Outline for a statement regarding aerial-1080 programme in New Zealand by Tony Orman

The Self-Poisoning of New Zealand by Name and by Nature

– New Zealand markets itself as “clean and green” and “100% pure”.

– Food from farming and other primary industries makes up about 70% of New Zealand’s exports. The “clean and green” boast is a marketing strategy to convince New Zealand’s export markets that the exported food is “100% pure.”

– In addition it is used to attract tourism dollars to New Zealand on the promise of pristine, pure wilderness.

– Farming and tourism are two major components of the country’s economy.

– But the boastful branding is looking shaky. A couple of years ago it was revealed a survey said 60% of New Zealand’s rivers were unfit for swimming. On the UK’s BBC “Hard Talk” Prime minister John Key was given a torrid time over the state of rivers relative to the “clean, green” claims. Key looked distinctly uncomfortable.

– But rivers are only part of the fragility of New Zealand’s “clean and green” branding.

– The future is looking uncertain for this country’s iconic wildlife and ecology and this is due to the government’s disregard for and ignorance of the biodiversity and the overall environment. A major threat to the country’s biodiversity is the widespread use of poisons to combat portrayed invasions by introduced wild animals.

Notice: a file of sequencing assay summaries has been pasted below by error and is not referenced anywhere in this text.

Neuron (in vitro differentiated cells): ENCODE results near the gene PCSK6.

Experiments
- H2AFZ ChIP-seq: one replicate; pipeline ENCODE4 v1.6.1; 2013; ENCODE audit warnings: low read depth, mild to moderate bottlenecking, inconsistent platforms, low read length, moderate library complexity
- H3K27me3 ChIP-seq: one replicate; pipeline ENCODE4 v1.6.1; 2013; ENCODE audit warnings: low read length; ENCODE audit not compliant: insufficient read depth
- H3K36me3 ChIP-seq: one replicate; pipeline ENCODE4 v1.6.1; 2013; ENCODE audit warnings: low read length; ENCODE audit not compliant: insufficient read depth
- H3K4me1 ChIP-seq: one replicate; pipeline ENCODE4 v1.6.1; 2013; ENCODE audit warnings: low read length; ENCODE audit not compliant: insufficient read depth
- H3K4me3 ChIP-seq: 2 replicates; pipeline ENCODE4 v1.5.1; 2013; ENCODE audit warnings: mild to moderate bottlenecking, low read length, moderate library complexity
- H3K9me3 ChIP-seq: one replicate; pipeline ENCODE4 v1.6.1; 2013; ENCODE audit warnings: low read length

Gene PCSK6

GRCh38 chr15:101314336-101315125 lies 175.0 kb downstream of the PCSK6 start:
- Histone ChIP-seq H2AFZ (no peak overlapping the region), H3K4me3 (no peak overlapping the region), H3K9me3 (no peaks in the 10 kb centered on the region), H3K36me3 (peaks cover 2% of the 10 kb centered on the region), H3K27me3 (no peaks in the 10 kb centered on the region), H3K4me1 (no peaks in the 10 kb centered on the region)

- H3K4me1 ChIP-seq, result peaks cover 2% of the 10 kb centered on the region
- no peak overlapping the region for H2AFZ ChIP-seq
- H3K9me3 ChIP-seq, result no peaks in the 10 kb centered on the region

– Government agencies funded by public money are spreading toxins on a broad landscape basis by air. One such toxin 1080 (sodium monofluoroacetate), was first developed as an insecticide but in reality it’s a wide spectrum poison. It is at the centre of a raging public controversy in New Zealand and Australia.

– 1080 is spread primarily to combat a marsupial possum “pest”, alleged to be a rapacious devourer of native flora, and accused of spreading bovine tuberculosis (Tb). 1080 is also used to kill rats said to be preying on and annihilating native birds.

– But as the story unfolds, undistorted by bureaucratic spin, it is not the rats or possums that are the threat to our ecosystems. It is a poison “industry” which has become a “gravy train” for bureaucrats.

Introduced Species

Possums and rats were introduced – yet so were humans and their domestic animals. The first introduction of humans was allegedly around 1300 with a migration of Pacific Islanders now termed Maoris. The Maoris brought the kiore rat to New Zealand approximately 800 years ago. Then came Europeans and they brought the Norweigan and ship rat plus other animals such as the marsupial brush tailed possum from Australia for its fur, several species of deer and other biota – even bumble bees.